EXPLOSIONS have been reported in Harare, the Capital city of Zimbabwe sparking fears of a possible coup against the 93-year old dictator, Robert Mugabe.
AFP is reporting that GUNFIRE has been heard close to Mugabe’s private residence.
#BREAKING Gunfire close to Mugabe's private residence: witness to AFP
— AFP News Agency (@AFP) November 15, 2017
Zimbabwean Forces have also taken control the state broadcaster, ZBC.
The Foreign Office is also warning British citizens to stay indoors until further notice.
The U.S. Embassy in Harare has also told staff to take cover and released a statement on Twitter:
Due to ongoing uncertainty in Zimbabwe, the U.S. Embassy in Harare will be minimally staffed and closed to the public on November 15. Embassy personnel will continue to monitor the situation closely. @StateDept
— U.S. Embassy Zimbabwe (@USEmbZim) November 15, 2017
The crisis comes after Robert Mugabe’s ruling party (ZANU-PF) accused the head of the military of treason.
Just 24 hours after a military chief General Constantino Chiwenga threatened to intervene to end a purge of his allies in Mugabe’s ruling party, ZANU-PF, a Reuters News Agency reporter saw tanks on main roads around the capital.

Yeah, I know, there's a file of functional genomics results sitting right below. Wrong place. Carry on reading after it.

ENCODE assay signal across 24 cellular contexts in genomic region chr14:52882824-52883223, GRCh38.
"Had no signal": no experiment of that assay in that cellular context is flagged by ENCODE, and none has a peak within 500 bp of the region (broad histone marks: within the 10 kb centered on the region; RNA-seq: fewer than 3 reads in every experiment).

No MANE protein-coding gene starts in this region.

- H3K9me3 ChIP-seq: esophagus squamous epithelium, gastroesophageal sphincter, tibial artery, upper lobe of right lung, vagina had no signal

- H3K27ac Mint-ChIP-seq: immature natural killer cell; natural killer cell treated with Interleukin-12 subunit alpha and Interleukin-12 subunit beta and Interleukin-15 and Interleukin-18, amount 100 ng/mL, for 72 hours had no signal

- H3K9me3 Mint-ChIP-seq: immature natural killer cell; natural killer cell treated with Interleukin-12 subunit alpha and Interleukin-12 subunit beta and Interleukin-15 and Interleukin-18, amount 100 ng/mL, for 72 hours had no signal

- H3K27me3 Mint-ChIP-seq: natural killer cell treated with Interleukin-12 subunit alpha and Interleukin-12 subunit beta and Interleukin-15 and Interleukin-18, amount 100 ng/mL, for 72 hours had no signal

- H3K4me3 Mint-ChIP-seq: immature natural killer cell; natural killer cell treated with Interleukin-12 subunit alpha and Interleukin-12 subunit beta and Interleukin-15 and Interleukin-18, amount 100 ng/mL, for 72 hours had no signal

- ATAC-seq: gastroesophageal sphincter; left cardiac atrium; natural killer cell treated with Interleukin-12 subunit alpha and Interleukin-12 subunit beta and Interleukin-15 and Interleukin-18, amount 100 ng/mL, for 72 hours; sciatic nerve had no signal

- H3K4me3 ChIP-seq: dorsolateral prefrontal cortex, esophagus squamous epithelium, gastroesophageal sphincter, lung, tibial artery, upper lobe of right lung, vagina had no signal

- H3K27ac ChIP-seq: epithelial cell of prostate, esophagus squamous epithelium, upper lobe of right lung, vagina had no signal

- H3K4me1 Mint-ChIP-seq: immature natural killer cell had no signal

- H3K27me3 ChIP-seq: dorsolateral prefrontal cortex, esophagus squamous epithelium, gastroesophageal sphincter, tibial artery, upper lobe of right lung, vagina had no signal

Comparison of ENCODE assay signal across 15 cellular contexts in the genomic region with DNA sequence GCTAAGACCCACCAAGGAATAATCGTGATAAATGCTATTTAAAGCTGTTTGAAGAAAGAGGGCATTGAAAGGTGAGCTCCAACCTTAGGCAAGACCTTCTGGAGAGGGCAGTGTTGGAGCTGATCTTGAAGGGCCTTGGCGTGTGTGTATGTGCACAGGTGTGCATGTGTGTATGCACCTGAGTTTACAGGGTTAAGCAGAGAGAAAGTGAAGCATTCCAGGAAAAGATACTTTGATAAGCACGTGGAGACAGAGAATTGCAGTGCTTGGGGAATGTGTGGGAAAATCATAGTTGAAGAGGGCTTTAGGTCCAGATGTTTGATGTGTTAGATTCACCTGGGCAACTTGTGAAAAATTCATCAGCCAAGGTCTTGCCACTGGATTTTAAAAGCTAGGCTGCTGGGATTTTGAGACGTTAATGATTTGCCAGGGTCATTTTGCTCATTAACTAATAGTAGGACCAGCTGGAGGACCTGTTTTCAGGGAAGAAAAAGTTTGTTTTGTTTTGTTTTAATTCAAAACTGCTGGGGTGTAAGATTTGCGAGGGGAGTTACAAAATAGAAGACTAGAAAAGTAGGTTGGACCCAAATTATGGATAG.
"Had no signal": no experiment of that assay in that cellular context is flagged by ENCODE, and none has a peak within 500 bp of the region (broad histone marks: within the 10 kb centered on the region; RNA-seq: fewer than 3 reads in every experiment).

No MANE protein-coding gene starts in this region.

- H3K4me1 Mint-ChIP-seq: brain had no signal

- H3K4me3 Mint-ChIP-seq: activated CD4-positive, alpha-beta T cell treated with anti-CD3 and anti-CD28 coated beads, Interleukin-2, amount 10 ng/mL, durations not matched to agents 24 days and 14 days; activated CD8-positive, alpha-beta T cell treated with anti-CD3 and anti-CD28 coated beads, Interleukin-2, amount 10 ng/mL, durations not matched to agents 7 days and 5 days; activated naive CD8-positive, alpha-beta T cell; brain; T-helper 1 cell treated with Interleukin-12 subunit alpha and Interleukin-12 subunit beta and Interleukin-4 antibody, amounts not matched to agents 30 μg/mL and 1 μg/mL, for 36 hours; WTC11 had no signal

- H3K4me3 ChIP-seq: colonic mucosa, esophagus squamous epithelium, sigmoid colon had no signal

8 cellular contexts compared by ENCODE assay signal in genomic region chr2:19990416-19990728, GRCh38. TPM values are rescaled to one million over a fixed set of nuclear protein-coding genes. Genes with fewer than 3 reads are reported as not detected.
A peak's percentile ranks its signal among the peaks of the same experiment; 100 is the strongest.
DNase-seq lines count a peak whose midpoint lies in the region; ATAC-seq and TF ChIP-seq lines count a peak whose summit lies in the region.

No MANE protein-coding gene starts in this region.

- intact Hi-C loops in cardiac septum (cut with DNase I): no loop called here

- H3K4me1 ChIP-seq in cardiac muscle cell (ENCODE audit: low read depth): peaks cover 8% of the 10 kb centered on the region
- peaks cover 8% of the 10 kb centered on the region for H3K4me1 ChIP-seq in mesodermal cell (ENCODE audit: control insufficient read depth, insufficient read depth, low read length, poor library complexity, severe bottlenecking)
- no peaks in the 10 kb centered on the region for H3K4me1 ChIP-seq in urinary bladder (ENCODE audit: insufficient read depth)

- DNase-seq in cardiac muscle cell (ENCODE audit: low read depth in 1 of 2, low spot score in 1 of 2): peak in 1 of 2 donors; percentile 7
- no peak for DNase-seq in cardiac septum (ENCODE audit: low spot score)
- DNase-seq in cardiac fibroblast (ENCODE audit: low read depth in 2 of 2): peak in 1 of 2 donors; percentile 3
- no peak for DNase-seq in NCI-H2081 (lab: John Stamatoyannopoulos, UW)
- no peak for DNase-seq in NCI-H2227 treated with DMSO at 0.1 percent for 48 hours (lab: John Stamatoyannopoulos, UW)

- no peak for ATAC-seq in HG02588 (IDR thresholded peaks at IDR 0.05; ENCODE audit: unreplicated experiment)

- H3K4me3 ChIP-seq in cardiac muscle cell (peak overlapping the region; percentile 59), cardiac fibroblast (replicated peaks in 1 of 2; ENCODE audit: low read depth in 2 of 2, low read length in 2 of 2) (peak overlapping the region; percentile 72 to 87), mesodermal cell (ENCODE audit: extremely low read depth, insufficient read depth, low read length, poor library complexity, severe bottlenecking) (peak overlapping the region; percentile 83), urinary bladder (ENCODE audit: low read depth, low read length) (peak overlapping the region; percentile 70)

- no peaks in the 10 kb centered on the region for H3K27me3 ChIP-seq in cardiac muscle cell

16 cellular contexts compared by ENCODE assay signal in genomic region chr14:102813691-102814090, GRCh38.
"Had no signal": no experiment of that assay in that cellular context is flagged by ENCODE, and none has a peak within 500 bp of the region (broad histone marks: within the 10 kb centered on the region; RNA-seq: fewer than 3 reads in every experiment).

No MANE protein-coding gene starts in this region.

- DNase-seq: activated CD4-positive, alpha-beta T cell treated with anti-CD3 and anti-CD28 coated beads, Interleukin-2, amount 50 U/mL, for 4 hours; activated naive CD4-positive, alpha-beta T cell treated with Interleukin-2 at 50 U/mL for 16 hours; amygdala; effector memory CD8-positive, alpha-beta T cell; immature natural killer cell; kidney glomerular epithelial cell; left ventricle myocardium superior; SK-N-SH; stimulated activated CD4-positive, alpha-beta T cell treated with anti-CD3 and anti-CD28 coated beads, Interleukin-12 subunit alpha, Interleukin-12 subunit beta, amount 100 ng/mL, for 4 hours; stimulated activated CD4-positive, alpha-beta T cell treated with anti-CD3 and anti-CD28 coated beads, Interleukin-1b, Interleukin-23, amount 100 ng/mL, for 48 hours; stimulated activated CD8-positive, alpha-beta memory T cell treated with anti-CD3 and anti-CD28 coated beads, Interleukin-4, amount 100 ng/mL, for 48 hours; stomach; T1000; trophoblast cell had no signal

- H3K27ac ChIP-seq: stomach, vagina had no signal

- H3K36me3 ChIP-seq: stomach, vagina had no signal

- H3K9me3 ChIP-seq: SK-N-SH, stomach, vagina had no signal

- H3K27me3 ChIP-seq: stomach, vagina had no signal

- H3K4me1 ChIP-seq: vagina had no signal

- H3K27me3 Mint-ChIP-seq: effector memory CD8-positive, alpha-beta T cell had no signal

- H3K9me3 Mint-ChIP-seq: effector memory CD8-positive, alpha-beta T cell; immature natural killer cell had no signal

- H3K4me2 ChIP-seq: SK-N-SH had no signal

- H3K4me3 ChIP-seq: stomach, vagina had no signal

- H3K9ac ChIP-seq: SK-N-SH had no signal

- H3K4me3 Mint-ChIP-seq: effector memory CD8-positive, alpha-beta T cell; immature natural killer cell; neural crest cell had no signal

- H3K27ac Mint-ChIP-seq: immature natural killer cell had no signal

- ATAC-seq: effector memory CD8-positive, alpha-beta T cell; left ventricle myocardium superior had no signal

Aggressive soldiers told passing cars to keep moving through the darkness. “Don’t try anything funny. Just go,” one barked at the Reuters reporter on Harare Drive.
Two hours later, soldiers overran the headquarters of the ZBC, Zimbabwe’s state broadcaster and pro-Mugabe media outlet.
Soldiers ordered staff to leave and several ZBC workers were manhandled, two members of staff according to Reuters.
Shortly afterwards, three explosions rocked the centre of the southern African nation’s capital, Reuters witnesses said.
Robert Mugabe’s residence has reportedly been surrounded by soldiers, but some are claiming this is for his protection, rather than anything more sinister.
The situation in Zimbabwe remains unclear, Despite the troops stationed at locations across Harare, there was no word from the military as to the fate of Mugabe, Zimbabwe’s leader since its independence from Britain over 37 years ago when the country was known as Rhodesia.
The only official word from the government, Isaac Moyo, Zimbabwe’s ambassador to neighbouring South Africa, earlier dismissed talk of a coup, saying the government was “intact” and blaming social media for spreading false information.
“There’s nothing really happening. They are just social media claims,” Moyo told Reuters.
This is a developing story – more follows.